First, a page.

When this movement was replaced by a new generation of Hong Kong artists in the late 1970s, the ‘contemporary art’ of Hong Kong emerged. Artists like Choi Yan Chi, Kwok Mang Ho and photographer Leong Ka Tai were active members of this new development, whose work is in line with global art languages and new art forms (such as installation and action art) of their time. They represent the locally born ‘baby boom generation’ of the 1950s who have little identification with China, and are strongly influenced by Western culture.

It was in the 1980s when the contemporary art scene took on a solid form, with the return of a team of ‘post-50s’ artists from the West, including Antonio Mak, Yank Wong, Wong Wo Bik, and Josh Hon. Because of the difference in their backgrounds, their artistic styles were dramatically diversified. Without any Chinese ‘baggage’, these artists were more willing to embrace the artistic language of Western art and its experimental approaches.

It is important to note that the development of contemporary art during this period is a multi-faceted one. There are also artists such as Luis Chan who moved into a distinctive path of surrealist landscape, Chu Hing Wah who developed a distinctive form of ink painting, Wong Cheung who practiced Photo-realism, Ricky Yeung, a self-taught artist whose raw and expressive treatment of sex and violence was unique within the local art scene, and Ellen Pau, a co-founder of Videotage (which began in 1986) and an important figure in nurturing the development of video art in Hong Kong. By the late 1980s, artists who emigrated from the Mainland such as Yeung Tong Lung, Wang Hai, and Wong Shun Kit were making significant contributions to the art scene.

Between the late 1980s and early 1990s, there were several significant exhibitions which marked the rise of contemporary art in Hong Kong. They have been mentioned in the first part of this article.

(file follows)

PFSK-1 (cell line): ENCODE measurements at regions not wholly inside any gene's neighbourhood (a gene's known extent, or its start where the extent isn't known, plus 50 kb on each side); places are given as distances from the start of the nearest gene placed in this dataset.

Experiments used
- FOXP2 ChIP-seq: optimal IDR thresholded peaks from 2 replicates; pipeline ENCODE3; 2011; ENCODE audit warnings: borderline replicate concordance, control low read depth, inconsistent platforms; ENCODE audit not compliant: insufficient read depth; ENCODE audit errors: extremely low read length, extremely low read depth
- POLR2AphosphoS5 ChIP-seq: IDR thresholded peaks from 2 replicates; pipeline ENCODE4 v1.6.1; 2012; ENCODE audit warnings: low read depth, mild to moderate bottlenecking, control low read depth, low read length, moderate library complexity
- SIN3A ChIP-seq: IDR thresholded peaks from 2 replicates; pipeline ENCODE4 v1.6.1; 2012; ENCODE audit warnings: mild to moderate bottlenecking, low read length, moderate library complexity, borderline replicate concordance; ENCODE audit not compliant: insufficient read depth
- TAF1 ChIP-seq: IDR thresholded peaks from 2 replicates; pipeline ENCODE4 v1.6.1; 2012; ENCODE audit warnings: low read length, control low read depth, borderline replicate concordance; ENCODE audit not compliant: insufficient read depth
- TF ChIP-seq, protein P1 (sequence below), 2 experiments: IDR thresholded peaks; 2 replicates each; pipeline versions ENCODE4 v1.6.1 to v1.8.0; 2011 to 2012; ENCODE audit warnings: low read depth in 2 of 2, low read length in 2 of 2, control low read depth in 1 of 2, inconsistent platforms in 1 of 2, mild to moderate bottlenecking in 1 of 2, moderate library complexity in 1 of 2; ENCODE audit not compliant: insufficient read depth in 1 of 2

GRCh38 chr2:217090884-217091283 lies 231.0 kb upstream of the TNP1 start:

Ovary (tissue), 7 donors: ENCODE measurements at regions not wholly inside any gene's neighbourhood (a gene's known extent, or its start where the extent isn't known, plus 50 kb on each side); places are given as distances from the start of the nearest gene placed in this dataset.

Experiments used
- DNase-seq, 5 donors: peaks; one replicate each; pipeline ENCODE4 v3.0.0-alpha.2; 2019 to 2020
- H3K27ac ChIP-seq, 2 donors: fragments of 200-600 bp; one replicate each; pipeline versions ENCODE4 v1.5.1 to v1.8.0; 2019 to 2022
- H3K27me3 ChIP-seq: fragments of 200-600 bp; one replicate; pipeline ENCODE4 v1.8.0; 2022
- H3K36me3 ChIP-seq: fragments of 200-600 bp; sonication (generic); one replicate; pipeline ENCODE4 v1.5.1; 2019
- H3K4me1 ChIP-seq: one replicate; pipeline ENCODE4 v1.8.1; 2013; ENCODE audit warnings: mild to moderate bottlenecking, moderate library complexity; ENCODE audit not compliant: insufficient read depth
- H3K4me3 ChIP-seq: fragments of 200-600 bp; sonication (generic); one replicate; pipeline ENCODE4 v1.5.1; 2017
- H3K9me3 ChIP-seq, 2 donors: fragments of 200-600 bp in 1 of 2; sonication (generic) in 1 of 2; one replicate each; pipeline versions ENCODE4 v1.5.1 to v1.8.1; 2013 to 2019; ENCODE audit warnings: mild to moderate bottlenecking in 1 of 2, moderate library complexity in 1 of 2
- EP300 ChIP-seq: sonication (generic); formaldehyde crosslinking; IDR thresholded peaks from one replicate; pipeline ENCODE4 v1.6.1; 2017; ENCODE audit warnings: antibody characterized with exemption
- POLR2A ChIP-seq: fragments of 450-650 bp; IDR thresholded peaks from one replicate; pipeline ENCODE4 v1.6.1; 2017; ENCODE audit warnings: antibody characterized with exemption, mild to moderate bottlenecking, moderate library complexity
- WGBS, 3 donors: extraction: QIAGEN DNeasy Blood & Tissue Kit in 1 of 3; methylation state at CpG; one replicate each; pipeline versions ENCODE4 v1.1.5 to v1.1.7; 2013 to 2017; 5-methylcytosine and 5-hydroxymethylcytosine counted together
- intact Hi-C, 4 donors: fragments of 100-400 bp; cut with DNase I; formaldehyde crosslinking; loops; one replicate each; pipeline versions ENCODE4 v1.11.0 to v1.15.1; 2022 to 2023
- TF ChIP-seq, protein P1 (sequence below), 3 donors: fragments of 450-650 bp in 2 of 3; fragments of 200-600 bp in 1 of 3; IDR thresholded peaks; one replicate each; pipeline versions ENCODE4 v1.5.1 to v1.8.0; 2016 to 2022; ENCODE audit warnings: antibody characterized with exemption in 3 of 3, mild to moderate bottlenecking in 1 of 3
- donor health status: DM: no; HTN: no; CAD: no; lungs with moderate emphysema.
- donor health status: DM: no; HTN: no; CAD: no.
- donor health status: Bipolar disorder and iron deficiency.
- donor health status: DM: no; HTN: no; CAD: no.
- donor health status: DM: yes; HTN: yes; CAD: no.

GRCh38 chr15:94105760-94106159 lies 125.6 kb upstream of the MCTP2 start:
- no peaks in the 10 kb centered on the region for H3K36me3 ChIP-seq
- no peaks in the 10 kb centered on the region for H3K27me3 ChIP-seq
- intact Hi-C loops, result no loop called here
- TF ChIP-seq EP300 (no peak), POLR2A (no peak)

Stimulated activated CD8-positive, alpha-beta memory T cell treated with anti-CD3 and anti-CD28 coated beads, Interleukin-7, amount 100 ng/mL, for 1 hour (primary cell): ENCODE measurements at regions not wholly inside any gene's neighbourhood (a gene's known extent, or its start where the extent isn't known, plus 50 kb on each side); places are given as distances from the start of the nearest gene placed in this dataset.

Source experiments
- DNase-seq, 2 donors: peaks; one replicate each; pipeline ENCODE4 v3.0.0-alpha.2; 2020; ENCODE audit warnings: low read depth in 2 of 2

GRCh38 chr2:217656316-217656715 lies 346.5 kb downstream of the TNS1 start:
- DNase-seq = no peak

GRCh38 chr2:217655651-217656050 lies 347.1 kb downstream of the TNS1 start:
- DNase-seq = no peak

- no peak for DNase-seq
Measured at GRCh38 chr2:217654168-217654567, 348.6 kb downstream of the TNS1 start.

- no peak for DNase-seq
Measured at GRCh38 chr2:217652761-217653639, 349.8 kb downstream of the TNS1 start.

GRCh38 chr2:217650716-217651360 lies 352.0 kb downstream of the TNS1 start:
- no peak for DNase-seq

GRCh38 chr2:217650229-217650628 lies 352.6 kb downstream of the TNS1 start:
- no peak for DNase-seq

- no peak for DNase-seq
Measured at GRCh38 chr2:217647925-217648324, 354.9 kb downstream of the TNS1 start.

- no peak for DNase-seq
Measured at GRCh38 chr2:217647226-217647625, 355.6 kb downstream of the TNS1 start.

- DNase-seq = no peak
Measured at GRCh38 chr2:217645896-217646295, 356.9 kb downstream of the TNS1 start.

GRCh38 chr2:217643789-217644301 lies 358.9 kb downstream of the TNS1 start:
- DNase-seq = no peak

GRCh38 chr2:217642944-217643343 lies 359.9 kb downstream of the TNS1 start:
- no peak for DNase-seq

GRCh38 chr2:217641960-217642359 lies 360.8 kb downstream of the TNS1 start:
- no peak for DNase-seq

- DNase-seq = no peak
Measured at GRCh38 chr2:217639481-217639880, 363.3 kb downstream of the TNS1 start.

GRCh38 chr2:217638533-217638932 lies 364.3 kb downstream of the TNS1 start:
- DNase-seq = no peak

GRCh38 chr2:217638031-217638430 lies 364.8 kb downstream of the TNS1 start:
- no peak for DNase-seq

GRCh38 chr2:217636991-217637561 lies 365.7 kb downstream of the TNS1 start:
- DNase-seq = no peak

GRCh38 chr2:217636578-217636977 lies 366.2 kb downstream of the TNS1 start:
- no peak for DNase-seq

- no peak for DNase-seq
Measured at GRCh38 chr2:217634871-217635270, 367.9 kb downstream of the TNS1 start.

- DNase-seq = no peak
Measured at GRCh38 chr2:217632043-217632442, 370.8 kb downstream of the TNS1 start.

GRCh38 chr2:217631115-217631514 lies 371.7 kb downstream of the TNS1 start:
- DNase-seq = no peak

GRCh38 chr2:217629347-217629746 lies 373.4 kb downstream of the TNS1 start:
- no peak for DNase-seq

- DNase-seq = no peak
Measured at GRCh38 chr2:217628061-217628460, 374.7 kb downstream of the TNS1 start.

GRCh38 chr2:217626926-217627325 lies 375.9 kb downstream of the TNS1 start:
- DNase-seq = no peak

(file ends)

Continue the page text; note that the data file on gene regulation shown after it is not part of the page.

In the 1990s, another generation of artists emerged. Most of them were locally trained. Some of them furthered their studies overseas, such as Fiona Wong, Ho Siu Kee, Chan Yuk Keung, Warren Leung, Kith Tsang, and other younger artists such as Leung Po Shan, Phoebe Man, and So Yan Kei.

At a time when Hong Kong people suffered from the anxiety of unification with China as well as the post-1989 trauma, political references and the quest for a Hong Kong identity were common topics in the arts. Capturing the political and psychological turbulence of the transitional period, the development of photography was particularly outstanding. Examples of active photographers during this period are Vincent Yu, Ken Wong, and Almond Chu.

The 1990s was an unusually energetic period in both art making and art criticism. Apart from photography, another prominent development was the growth of installation art which replaced sculpture as the most noticeable form of three-dimensional expression. Independent art spaces also emerged after the mid-1990s, including Para/Site Art Space, 1a space and the Artist Commune. Once situated at Oil Street artist village, 1a space and Artist Commune later moved to Cattle Depot.

Since 1997, the economic downfall, SARs, the rise of China, the ambiguity over identity as well as social/political discontent, has created a state of limbo and frustration. The contemporary art scene remains diversified with a growing concern about culturally negotiating with China. New, young artists such as Hung Keung, Wen Yau, and Wong Chung Yu continue to add to the dialogue.

Public platforms for contemporary art remain scarce. Grotto Fine Art is devoted to the display of local art, while certain other spaces such as Osage Gallery occasionally present local contemporary art. The economic downfall after 1997 brought down rental costs and enabled artist villages to emerge, first in Fotan and later, in Kwun Tong and Chai Wan. Strongly affected by the real estate market, the futures of these artist villages remain unstable.

With an increasing global interest in Asian art, some Hong Kong artists such as Tozer Pak, Wilson Shieh, Chow Chun Fai and Tsang Kin Wah are getting international recognition, while others such as Luke Ching, Simon Go, Wen Yau and Jaspar Lau join forces with the local community and engage in social art actions. The demolishment of the Star Ferry Pier in 2006 intensified such movements. Art and social activist groups such as Video Activist, Community Museum, SOCO, CCCD, HULU, and Wooferten attract artists to engage in art projects at a grass-root level.

While some young artists utilise their art for political causes, there are a substantial number of artists working quietly along their own paths. Without a strong market interest, Hong Kong contemporary art remains distinctive for not been dictated by the art market, and for the time being, it retains its freedom to be vocally political. It suffers, however, from a lack of direction and self-identity, and worst of all, a lack of infrastructural support.


「推介館藏:香港」是在文獻庫精選館藏的基礎上,介紹香港當代藝術發展的一份指南。文獻庫有關香港藝術的館藏現已多達7,000多項,但鑑於香港藝術通史方面的著述甚少,若想單憑現有的出版物來了解香港當代藝術的發展概況,恐怕仍有一定的難度。就此而言,我們仍須進行大量的研究探索,方能勾勒出香港的藝術史綱。鑑於這方面的限制,相關的材料現已歸納為三大類 (即「概覽」、「展覽圖錄」和「特定媒體」),聊作研究香港當代藝術的起點。